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Tsvetana Paraskova

Tsvetana Paraskova

Tsvetana is a writer for Oilprice.com with over a decade of experience writing for news outlets such as iNVEZZ and SeeNews. 

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Why U.S. Diesel Demand Is Underwhelming

  • U.S. diesel demand has been weak due to stagnant manufacturing output, underwhelming trucking activity, and warmer winter weather.
  • U.S. diesel demand plunged to its lowest seasonal level in 26-years in May.
  • Kemp: U.S. manufacturing output has been essentially stagnant over the past six years.

Lackluster diesel demand in the United States has weighed on oil market sentiment and oil prices in recent months.

U.S. diesel demand has been underwhelming so far this year. Alongside weaker-than-expected gasoline demand, diesel consumption in the first five months of the year signals weakness in manufacturing and the economy, as well as the rise in renewable diesel supply substituting larger volumes of petroleum-derived distillates.

U.S. manufacturing output has been essentially stagnant over the past six years, Reuters columnist John Kemp notes. Despite manufacturing rebounds in 2018 following the trade war with China and the 2020 pandemic, net growth has been underwhelming since 2018. Last year, total distillate supply in the U.S. increased by just 42,000 barrels per day (bpd) – or 1% -- compared to 2018, according to U.S. government data compiled by Kemp.

Manufacturing output and activity have faltered this year, dragging down industry’s diesel consumption. Trucking has also been underwhelming, while a warmer winter in early 2024 reduced the usual volumes of heating oil, leaving overall distillate consumption below expectations.

Related: US West Coast Refiners Swap Expensive Iraqi Crude for Cheap Canadian Oil

U.S. diesel demand plummeted in March 2024 to its lowest seasonal level in 26 years, driven by a significant slowdown in economic growth. According to the US Energy Information Administration (EIA), the product supplied of distillate fuel, essential for trucking, heating, and heavy industry, fell to 3.67 million bpd that month. This figure marks a downward revision from previous estimates, highlighting the severity of the economic deceleration.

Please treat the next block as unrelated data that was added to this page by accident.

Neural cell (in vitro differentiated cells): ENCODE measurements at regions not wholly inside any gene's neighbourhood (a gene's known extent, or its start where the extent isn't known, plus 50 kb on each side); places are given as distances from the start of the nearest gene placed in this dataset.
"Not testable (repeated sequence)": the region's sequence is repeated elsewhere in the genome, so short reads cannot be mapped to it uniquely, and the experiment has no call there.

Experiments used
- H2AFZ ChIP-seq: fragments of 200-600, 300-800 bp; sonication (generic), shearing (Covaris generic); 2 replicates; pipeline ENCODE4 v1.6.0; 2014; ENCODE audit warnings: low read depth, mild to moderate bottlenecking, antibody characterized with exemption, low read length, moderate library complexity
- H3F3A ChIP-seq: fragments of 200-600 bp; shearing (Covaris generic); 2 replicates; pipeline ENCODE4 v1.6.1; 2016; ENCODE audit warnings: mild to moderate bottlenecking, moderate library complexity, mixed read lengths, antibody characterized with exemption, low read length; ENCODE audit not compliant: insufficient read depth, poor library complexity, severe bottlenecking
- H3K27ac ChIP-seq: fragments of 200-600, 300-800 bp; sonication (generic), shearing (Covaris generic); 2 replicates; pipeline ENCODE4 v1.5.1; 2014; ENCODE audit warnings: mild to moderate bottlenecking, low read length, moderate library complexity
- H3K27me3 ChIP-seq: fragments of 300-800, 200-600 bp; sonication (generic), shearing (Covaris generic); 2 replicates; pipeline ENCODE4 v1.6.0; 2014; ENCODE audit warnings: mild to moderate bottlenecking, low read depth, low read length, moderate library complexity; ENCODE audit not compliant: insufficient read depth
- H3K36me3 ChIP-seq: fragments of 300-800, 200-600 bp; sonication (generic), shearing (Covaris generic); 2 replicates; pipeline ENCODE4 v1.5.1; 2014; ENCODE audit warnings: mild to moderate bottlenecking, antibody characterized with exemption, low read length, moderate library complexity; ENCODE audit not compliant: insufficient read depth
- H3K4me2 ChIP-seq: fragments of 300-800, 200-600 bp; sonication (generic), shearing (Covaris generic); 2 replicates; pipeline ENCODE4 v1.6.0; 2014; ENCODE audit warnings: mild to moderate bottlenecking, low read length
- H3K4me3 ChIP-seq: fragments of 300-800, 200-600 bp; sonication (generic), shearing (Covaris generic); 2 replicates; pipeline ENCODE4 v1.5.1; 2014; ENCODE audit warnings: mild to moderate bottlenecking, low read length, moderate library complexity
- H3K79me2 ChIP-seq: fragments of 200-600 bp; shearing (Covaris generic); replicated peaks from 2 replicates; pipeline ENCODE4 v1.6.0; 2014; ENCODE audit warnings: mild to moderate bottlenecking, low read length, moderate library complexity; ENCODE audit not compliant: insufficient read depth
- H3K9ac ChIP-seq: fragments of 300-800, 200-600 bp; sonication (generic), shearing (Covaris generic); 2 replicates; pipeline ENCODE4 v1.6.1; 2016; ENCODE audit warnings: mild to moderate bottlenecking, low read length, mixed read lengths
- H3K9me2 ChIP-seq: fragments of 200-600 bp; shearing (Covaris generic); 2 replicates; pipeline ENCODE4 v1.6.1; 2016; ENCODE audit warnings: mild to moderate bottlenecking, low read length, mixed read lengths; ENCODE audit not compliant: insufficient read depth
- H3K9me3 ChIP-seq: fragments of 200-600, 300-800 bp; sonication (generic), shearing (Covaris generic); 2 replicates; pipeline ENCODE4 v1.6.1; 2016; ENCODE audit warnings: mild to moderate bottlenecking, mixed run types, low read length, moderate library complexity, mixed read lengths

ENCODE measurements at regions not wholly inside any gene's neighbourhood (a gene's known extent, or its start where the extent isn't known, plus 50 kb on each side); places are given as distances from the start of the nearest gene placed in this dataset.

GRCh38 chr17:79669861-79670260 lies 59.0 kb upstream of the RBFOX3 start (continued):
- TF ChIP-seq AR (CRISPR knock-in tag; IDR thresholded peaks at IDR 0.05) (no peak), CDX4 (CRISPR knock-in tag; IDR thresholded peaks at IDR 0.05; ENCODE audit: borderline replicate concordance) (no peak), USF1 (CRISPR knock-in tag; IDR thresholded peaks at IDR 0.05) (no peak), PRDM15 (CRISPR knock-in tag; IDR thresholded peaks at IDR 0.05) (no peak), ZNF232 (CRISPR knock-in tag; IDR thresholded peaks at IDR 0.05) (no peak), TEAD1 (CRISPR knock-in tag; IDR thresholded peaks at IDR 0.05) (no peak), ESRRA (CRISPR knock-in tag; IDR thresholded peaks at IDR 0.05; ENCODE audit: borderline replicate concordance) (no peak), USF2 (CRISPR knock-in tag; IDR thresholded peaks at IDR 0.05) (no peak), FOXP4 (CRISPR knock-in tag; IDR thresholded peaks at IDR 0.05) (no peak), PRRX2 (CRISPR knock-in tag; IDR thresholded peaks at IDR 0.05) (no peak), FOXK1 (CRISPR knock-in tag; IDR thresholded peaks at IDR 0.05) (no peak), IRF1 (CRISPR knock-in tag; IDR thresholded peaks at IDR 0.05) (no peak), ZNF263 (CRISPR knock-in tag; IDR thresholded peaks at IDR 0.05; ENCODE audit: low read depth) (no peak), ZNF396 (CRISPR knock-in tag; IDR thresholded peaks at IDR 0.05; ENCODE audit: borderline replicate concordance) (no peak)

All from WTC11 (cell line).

In April, tepid demand for diesel and other distillate products such as heating oil had traders competing for storage tanks on the U.S. East Coast to wait out the current market weakness. A warmer winter in the U.S. has left more heating oil supplies on the East Coast unused, while traders are also looking to store diesel there for future exports to Europe when European demand recovers later this year as we approach the next winter in the northern hemisphere.

U.S. manufacturing has seen mixed data so far this year.

In May, U.S. industrial production rose by 0.9%, and manufacturing output posted a similar gain of 0.9% after declining in the previous two months, the Federal Reserve said last week.

While capacity utilization moved up to 78.7% in May, the rate is 0.9 percentage points below its long-run (1972–2023) average. Capacity utilization for manufacturing moved up in May to 77.1%, a rate that is 1.1 percentage points below its long-run average, the Fed said.

The latest manufacturing PMI report by the Institute for Supply Management (ISM) showed that economic activity in the manufacturing sector contracted in May for the second consecutive month and the 18th time in the last 19 months.

“Demand remains elusive as companies demonstrate an unwillingness to invest due to current monetary policy and other conditions,” said Timothy R. Fiore, Chair of the ISM Manufacturing Business Survey Committee.

The weakness in manufacturing adds to subdued on-highway trucking—the single-largest end use of distillate fuel oil – to weigh on diesel demand in America.

American Trucking Associations’ For-Hire Truck Tonnage Index fell by 1.2% in April after decreasing 2.2% in March.

“With a rebound in freight remaining elusive, it is likely that additional capacity will leave the industry in the face of continued softness in the market,” said Bob Costello, American Trucking Association's Chief Economist.

The EIA estimated in its latest Short-Term Energy Outlook for June that U.S. consumption of distillate fuel fell about 5% during the first five months of 2024 compared with the same period last year. Consumption could rebound in the second half of the year, but biofuels displacing petroleum distillate will continue amid rising renewable diesel production, which could limit consumption of petroleum-based distillate, the EIA said.

The rise of biodiesel, tepid demand from manufacturing and trucking, and warmer weather have combined to drag U.S. diesel demand lower this year, with repercussions on the international crude oil market.

By Tsvetana Paraskova for Oilprice.com

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